Spratly Islands

(redirected from Spratlys)
Also found in: Dictionary.

Spratly Islands,

group of about 100 low islands and coral reefs in the central South China Sea, intersecting busy shipping lanes. The whole group is claimed by China, Taiwan, and Vietnam, and parts are claimed by Malaysia and the Philippines. Brunei has established (1984) an exclusive economic zone encompassing Louisa Reef, but it has not claimed the islet. Various islands, valued primarily for the petroleum and gas potential of the surrounding waters and to a lesser degree for their fishing grounds, are occupied by their claimants. China, Malaysia, the Philippines, Taiwan, and Vietnam all have forces there. There have been many disputes and some fighting, most notably between Chinese and Vietnamese vessels in 1988 and 1992, and the Spratlys remain a source of tension among the claimants. A 2002 agreement between the Association of Southeast Asian Nations and China called for all claimants to avoid activities that would heighten tensions over the islands, but China, Taiwan, and other claimants have nonetheless improved a number of the islands and reefs so that they can support airstrips and other facilities. A 2016 ruling under the UN Convention on the Law of the Sea in a case that was initiated by the Philippines against China rejected China's main basis for its claim to the islands, and judged that none of the islands met the criteria required to entitle any claimant to an exclusive economic zone.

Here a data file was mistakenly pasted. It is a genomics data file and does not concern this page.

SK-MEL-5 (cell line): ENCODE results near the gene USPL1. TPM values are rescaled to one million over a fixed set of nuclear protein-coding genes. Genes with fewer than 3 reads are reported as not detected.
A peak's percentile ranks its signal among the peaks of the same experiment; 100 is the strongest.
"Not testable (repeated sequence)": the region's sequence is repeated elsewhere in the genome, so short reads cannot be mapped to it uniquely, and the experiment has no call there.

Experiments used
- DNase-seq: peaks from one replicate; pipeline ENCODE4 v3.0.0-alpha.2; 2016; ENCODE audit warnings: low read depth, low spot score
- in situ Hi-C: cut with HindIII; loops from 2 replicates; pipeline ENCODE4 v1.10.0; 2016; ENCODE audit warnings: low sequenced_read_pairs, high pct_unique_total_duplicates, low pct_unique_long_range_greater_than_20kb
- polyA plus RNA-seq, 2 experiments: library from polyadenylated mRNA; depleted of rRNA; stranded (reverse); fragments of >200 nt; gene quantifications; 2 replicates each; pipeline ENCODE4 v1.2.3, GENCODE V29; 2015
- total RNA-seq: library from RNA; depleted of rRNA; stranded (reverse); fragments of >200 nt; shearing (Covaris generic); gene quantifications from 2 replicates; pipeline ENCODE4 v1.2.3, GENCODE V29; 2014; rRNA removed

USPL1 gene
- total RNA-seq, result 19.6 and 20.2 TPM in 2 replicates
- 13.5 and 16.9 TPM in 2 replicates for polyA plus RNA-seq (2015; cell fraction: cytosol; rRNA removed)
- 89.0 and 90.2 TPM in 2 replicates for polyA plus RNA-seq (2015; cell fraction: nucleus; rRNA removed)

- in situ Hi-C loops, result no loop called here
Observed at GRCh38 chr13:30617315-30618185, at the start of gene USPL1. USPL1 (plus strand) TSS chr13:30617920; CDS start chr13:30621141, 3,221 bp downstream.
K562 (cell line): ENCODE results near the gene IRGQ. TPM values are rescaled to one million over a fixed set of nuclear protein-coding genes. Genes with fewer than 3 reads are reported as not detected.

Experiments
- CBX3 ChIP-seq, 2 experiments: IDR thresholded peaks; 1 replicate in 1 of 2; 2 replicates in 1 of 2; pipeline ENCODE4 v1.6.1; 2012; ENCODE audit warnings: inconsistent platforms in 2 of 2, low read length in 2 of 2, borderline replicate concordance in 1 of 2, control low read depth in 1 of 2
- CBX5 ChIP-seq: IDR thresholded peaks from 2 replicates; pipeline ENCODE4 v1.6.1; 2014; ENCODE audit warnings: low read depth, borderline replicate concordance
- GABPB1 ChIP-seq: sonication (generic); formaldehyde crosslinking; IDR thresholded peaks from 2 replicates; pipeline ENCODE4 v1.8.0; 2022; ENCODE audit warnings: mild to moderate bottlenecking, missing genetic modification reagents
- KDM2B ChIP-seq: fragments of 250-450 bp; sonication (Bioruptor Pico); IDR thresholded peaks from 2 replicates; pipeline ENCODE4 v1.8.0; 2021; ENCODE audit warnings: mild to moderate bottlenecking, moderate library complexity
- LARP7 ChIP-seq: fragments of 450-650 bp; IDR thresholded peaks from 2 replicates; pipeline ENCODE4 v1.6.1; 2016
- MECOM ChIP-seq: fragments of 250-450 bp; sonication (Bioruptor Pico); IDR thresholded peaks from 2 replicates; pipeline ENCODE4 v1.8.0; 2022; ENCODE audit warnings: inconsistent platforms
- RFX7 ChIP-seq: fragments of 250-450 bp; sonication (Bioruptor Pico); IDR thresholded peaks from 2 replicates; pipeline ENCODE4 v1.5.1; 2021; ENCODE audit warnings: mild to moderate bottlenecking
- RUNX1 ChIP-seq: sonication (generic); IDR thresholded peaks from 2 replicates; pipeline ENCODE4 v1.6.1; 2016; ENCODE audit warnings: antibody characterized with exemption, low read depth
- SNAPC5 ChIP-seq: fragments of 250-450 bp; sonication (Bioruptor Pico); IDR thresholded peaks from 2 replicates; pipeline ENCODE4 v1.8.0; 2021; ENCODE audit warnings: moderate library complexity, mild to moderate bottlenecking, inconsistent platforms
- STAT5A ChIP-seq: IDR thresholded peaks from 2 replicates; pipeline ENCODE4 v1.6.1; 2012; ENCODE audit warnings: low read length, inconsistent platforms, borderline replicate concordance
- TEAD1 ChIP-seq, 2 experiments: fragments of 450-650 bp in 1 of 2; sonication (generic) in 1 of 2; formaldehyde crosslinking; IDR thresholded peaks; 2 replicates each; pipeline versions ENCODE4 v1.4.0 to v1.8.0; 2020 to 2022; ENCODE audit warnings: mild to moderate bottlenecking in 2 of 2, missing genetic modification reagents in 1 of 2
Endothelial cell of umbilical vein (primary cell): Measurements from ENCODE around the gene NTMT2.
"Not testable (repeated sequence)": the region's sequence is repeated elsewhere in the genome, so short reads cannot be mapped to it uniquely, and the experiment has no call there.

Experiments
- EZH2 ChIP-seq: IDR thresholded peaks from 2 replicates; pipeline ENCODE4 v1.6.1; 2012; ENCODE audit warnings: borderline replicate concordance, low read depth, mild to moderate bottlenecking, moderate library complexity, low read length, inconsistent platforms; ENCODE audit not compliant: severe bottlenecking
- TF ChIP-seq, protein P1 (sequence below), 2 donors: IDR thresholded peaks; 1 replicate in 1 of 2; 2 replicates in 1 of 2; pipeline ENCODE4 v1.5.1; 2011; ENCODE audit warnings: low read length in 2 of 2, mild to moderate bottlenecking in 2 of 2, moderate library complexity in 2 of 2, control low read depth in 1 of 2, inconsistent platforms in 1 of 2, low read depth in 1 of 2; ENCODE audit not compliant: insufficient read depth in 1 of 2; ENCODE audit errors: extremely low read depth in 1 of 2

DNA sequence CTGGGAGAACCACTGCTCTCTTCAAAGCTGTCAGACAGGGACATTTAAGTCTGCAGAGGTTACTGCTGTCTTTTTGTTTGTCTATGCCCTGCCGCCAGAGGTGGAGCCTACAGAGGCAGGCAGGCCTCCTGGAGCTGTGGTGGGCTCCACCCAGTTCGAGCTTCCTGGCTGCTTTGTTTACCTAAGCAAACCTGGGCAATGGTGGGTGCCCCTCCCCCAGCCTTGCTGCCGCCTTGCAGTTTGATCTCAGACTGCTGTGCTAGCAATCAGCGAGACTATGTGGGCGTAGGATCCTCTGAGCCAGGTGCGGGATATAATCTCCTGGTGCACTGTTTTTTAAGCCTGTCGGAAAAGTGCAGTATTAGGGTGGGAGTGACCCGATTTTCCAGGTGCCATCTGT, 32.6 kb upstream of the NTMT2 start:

Mentioned in ?
References in periodicals archive ?
Too bad, that could have finally given him transport to the Spratlys.
All but Brunei have troops deployed in the Spratlys, with China now clearly having an upper hand as it has established three major air and naval bases on three of the seven artificial islands it has created in the region.
Moreover, Chinese President Xi Jinping in 2016 openly assured then US President Barack Obama that Beijing 'would not militarize its reclaimed islands in the Spratlys.
Villanueva prodded the Duterte administration to reassert the Philippines's rightful claim over the West Philippine Sea 'amid ongoing militarization' of China-built artificial islands in the Spratlys archipelago.
He should have renamed it China Rise, if all that he was going to do was offer it to China on a silver platter, after also surrendering the Spratlys to them.
It can also be argued that the criteria the judges used to determine the maritime entitlements of the Spratlys may also be applied to the Paracels.
In the east, China claimed Spratlys and Paracels Islands and sent troops to Itu Aba Island where they erected sovereignty markers and named it Taiping Islands.
amp;nbsp;The two airports, which are on Mischief Reef and Subi Reef, will reportedly help with personal transfers to the Spratlys.
Sovereignty over the island is being challenged by China, which claims Spratlys in whole together with about a third of the entire South China Sea territory.
Navy last went within 12 miles of Chinese-claimed territory in the Spratlys in 2012.
Vietnam, the Philippines and Malaysia have asserted their own claims in the area by stationing troops in the Spratlys and building airstrips there from the 1970s onwards.
Last month, the Philippines protested the presence of a Chinese warship, two surveillance vessels and fishing boats off a shoal occupied by Filipino troops in the Spratlys in the latest territorial squabble between the two Asian countries.